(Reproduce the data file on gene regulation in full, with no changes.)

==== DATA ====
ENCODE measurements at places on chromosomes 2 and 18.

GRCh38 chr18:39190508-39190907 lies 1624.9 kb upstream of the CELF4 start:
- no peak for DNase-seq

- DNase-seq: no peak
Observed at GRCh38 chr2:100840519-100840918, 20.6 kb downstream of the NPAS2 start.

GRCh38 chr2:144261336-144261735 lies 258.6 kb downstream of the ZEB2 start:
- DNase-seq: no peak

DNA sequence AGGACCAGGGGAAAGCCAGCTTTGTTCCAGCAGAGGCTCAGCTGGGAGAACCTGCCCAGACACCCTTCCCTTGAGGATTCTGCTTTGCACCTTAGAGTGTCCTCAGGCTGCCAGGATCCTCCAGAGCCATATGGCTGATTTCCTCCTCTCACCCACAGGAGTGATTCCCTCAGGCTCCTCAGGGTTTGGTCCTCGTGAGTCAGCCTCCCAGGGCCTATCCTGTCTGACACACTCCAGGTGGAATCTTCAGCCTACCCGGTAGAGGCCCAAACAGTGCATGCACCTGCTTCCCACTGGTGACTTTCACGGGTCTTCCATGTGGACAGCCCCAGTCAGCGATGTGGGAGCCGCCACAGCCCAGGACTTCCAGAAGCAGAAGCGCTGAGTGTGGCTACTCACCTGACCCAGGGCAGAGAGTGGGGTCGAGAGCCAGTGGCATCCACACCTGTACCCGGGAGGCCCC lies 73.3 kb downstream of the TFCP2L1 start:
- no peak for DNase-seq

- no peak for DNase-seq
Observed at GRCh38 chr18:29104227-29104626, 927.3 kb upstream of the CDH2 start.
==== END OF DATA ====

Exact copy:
ENCODE measurements at places on chromosomes 2 and 18.

GRCh38 chr18:39190508-39190907 lies 1624.9 kb upstream of the CELF4 start:
- no peak for DNase-seq

- DNase-seq: no peak
Observed at GRCh38 chr2:100840519-100840918, 20.6 kb downstream of the NPAS2 start.

GRCh38 chr2:144261336-144261735 lies 258.6 kb downstream of the ZEB2 start:
- DNase-seq: no peak

DNA sequence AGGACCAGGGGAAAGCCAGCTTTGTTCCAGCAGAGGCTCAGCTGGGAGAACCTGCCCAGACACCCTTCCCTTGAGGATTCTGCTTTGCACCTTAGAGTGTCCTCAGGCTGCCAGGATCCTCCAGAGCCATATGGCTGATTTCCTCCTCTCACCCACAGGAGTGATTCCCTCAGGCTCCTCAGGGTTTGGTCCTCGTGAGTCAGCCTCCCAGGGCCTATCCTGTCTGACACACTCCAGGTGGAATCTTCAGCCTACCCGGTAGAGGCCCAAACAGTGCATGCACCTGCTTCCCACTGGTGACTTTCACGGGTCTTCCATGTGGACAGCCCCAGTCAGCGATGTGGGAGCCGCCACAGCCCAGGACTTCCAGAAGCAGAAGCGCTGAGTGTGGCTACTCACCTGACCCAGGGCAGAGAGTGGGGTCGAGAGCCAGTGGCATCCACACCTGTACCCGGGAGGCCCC lies 73.3 kb downstream of the TFCP2L1 start:
- no peak for DNase-seq

- no peak for DNase-seq
Observed at GRCh38 chr18:29104227-29104626, 927.3 kb upstream of the CDH2 start.